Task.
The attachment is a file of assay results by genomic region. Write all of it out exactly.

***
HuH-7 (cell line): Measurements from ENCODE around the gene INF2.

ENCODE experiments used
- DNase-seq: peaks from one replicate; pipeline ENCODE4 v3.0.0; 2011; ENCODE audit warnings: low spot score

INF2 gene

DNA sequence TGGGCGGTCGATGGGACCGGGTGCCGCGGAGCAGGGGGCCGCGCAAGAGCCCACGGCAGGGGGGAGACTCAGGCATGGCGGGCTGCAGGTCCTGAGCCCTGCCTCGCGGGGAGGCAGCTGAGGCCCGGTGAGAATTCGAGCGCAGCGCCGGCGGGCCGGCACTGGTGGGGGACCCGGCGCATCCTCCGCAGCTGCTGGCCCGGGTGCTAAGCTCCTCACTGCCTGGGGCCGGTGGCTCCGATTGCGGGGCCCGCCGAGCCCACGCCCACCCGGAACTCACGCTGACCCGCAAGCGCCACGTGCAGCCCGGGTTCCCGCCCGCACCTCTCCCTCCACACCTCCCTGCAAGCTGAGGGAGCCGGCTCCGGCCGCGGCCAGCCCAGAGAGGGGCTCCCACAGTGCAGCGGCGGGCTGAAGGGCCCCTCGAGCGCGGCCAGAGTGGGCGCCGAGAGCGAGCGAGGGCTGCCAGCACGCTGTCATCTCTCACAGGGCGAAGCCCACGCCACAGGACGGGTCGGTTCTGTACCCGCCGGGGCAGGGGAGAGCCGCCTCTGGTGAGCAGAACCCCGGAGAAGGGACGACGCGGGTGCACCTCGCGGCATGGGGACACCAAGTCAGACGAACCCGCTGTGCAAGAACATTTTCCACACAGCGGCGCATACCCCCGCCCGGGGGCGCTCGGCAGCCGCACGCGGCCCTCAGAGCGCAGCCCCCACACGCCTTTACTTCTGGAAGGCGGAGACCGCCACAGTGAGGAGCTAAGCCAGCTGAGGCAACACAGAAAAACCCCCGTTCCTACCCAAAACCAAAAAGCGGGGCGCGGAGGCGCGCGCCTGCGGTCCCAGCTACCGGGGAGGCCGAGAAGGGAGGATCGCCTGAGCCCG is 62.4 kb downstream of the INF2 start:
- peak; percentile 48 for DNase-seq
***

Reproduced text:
HuH-7 (cell line): Measurements from ENCODE around the gene INF2.

ENCODE experiments used
- DNase-seq: peaks from one replicate; pipeline ENCODE4 v3.0.0; 2011; ENCODE audit warnings: low spot score

INF2 gene

DNA sequence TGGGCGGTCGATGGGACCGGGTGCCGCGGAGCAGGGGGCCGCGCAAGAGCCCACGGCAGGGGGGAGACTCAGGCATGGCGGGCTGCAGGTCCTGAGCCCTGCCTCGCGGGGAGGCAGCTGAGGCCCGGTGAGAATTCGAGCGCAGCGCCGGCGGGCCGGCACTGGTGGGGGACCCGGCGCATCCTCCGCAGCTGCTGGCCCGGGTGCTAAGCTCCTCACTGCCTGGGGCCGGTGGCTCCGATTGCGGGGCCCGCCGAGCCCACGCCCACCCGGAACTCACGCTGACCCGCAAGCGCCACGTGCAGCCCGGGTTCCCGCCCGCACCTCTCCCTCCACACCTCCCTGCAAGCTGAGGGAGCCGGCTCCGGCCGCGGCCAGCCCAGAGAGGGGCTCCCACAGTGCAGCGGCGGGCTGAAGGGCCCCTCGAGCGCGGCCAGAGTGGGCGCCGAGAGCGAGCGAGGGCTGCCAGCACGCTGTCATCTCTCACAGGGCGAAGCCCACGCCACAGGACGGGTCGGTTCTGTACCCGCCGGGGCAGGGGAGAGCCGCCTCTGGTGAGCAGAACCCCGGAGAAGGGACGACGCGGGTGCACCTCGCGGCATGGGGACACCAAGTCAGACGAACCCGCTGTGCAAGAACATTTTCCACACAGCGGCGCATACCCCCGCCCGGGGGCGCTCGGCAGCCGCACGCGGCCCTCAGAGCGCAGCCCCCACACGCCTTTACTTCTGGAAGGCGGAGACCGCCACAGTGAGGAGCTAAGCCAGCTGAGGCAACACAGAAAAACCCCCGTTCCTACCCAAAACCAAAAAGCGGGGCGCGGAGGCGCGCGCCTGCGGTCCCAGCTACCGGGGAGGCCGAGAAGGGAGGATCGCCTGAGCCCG is 62.4 kb downstream of the INF2 start:
- peak; percentile 48 for DNase-seq